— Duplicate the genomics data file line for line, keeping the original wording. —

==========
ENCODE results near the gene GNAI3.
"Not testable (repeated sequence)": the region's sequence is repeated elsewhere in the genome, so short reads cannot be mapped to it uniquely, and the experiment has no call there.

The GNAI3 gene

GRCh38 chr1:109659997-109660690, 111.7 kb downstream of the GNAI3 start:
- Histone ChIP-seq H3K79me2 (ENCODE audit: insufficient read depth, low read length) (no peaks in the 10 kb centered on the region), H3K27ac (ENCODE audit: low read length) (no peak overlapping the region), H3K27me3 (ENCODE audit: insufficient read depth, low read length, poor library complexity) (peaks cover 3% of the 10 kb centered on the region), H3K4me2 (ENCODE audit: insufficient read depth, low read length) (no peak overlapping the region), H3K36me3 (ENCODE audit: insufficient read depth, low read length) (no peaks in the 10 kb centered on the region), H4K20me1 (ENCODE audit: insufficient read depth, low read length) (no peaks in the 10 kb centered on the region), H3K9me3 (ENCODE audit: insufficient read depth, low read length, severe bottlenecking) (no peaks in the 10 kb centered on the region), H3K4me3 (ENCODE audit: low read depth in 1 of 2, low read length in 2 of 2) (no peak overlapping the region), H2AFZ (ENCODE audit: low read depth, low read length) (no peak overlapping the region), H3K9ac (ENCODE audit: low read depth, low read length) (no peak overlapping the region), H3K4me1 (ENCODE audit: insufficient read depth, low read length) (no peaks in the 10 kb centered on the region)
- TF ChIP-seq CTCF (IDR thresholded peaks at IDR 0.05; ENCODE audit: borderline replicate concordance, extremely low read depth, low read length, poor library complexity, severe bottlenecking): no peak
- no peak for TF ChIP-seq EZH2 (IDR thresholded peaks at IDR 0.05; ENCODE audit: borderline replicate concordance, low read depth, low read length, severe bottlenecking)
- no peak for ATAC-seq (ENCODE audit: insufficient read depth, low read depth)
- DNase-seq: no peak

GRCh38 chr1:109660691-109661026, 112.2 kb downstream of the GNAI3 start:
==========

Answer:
ENCODE results near the gene GNAI3.
"Not testable (repeated sequence)": the region's sequence is repeated elsewhere in the genome, so short reads cannot be mapped to it uniquely, and the experiment has no call there.

The GNAI3 gene

GRCh38 chr1:109659997-109660690, 111.7 kb downstream of the GNAI3 start:
- Histone ChIP-seq H3K79me2 (ENCODE audit: insufficient read depth, low read length) (no peaks in the 10 kb centered on the region), H3K27ac (ENCODE audit: low read length) (no peak overlapping the region), H3K27me3 (ENCODE audit: insufficient read depth, low read length, poor library complexity) (peaks cover 3% of the 10 kb centered on the region), H3K4me2 (ENCODE audit: insufficient read depth, low read length) (no peak overlapping the region), H3K36me3 (ENCODE audit: insufficient read depth, low read length) (no peaks in the 10 kb centered on the region), H4K20me1 (ENCODE audit: insufficient read depth, low read length) (no peaks in the 10 kb centered on the region), H3K9me3 (ENCODE audit: insufficient read depth, low read length, severe bottlenecking) (no peaks in the 10 kb centered on the region), H3K4me3 (ENCODE audit: low read depth in 1 of 2, low read length in 2 of 2) (no peak overlapping the region), H2AFZ (ENCODE audit: low read depth, low read length) (no peak overlapping the region), H3K9ac (ENCODE audit: low read depth, low read length) (no peak overlapping the region), H3K4me1 (ENCODE audit: insufficient read depth, low read length) (no peaks in the 10 kb centered on the region)
- TF ChIP-seq CTCF (IDR thresholded peaks at IDR 0.05; ENCODE audit: borderline replicate concordance, extremely low read depth, low read length, poor library complexity, severe bottlenecking): no peak
- no peak for TF ChIP-seq EZH2 (IDR thresholded peaks at IDR 0.05; ENCODE audit: borderline replicate concordance, low read depth, low read length, severe bottlenecking)
- no peak for ATAC-seq (ENCODE audit: insufficient read depth, low read depth)
- DNase-seq: no peak

GRCh38 chr1:109660691-109661026, 112.2 kb downstream of the GNAI3 start: